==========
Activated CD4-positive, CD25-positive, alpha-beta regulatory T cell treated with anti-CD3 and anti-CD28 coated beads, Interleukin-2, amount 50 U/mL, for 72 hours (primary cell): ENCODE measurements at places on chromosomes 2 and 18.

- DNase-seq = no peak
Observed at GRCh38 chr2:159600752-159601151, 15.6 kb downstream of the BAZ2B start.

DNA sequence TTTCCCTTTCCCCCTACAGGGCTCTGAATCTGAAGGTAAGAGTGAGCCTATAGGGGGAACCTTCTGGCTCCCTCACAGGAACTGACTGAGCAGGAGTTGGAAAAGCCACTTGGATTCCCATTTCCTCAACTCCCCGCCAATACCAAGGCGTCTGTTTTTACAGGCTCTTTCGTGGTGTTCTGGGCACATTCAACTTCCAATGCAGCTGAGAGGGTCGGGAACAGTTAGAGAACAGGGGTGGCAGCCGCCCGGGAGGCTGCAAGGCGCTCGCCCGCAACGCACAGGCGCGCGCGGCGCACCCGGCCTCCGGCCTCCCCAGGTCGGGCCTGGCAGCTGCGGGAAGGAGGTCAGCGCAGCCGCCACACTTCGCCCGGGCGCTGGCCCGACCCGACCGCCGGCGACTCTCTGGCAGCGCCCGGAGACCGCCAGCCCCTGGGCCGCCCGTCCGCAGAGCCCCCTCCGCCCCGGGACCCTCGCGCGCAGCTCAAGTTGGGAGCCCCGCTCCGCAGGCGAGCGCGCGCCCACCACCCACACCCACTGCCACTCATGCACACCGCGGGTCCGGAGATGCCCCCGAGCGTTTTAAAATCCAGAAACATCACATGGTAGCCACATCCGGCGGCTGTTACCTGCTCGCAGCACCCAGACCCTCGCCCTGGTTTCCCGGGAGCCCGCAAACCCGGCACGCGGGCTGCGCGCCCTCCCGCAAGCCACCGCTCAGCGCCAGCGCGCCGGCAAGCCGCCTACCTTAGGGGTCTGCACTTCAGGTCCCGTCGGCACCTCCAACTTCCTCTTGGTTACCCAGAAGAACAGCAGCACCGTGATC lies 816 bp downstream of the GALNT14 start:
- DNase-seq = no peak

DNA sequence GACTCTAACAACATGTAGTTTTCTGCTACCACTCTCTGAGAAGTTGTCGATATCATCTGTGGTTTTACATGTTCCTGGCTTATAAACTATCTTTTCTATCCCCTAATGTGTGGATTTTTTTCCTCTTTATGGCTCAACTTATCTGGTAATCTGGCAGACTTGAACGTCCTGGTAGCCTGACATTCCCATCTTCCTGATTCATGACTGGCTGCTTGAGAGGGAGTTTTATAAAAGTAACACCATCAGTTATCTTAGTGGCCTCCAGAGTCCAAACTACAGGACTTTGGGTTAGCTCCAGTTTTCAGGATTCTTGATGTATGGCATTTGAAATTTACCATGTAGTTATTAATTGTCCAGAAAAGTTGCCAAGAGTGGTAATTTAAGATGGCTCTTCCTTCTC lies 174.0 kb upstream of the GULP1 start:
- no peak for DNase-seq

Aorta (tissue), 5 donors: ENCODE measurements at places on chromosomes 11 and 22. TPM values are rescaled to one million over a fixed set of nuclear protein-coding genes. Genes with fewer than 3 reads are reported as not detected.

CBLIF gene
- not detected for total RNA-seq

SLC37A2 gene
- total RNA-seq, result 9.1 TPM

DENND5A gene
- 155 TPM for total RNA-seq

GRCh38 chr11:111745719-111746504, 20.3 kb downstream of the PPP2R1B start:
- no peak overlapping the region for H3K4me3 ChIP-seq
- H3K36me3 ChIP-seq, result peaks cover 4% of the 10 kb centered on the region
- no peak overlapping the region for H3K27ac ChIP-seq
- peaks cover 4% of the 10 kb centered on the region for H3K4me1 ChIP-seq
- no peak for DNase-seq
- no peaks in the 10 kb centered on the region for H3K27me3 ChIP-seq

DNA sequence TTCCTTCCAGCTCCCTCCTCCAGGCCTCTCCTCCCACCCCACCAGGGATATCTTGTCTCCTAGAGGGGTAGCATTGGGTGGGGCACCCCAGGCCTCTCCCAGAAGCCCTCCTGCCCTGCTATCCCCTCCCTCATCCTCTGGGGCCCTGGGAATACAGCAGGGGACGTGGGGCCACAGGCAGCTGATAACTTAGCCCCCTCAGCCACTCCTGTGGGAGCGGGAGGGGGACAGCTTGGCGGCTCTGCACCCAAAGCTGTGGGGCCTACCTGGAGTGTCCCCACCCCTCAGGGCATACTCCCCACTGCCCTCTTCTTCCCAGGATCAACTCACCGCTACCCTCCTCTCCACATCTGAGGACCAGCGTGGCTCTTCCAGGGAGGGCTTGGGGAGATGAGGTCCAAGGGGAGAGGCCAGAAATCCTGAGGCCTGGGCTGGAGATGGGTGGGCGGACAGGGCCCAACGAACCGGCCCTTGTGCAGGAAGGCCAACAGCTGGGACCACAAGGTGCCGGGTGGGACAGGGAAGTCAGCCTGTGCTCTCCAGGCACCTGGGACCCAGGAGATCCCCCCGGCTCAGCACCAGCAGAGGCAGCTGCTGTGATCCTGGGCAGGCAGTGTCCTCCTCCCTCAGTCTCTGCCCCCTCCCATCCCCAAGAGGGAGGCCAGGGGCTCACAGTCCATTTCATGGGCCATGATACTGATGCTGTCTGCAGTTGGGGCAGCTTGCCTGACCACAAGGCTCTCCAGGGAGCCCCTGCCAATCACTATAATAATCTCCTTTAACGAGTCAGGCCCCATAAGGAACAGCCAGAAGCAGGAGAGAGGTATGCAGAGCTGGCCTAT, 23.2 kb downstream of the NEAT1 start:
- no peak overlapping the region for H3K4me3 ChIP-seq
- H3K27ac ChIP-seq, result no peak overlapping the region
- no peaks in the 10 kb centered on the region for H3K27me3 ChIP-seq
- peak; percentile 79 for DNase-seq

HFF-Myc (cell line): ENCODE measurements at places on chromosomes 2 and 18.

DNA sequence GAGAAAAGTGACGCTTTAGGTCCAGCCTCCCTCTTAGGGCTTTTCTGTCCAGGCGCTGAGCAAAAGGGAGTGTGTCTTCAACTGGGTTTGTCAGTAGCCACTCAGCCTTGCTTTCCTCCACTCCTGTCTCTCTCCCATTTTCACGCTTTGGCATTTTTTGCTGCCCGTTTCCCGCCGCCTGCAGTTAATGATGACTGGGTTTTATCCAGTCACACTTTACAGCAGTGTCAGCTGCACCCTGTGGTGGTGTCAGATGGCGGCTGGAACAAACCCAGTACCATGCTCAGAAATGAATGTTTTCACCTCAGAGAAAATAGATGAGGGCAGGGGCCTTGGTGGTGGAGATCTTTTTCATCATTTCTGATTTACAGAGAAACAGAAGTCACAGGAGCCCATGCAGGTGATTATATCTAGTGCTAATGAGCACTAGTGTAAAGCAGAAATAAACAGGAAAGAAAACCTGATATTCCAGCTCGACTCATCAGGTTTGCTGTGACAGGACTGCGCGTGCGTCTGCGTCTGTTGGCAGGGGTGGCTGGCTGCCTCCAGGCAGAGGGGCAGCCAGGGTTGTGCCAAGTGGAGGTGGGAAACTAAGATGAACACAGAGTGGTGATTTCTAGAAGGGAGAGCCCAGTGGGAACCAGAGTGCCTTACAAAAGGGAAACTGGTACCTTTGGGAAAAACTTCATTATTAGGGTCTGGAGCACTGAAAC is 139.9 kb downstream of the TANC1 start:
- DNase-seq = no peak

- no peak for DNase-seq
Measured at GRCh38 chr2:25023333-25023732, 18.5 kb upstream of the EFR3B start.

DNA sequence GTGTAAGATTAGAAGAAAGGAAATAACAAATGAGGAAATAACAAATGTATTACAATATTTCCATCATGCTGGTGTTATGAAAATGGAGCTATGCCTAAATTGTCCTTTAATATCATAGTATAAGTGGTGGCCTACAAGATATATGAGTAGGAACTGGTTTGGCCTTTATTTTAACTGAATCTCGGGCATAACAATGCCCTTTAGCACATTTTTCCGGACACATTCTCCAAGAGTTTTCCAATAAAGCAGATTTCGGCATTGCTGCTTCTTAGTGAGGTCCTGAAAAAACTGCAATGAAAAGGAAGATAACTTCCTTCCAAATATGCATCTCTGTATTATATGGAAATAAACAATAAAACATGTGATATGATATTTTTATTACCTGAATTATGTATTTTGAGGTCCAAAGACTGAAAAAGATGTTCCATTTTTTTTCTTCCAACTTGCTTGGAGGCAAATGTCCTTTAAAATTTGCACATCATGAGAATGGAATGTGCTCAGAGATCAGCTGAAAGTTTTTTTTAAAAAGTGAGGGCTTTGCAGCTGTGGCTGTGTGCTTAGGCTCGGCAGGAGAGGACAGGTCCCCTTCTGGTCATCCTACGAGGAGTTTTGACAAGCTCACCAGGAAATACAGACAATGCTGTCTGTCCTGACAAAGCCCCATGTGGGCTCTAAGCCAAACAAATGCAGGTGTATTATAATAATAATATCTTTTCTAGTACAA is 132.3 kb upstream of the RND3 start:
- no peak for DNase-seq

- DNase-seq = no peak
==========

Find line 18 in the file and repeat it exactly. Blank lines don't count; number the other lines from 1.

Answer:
- no peak overlapping the region for H3K27ac ChIP-seq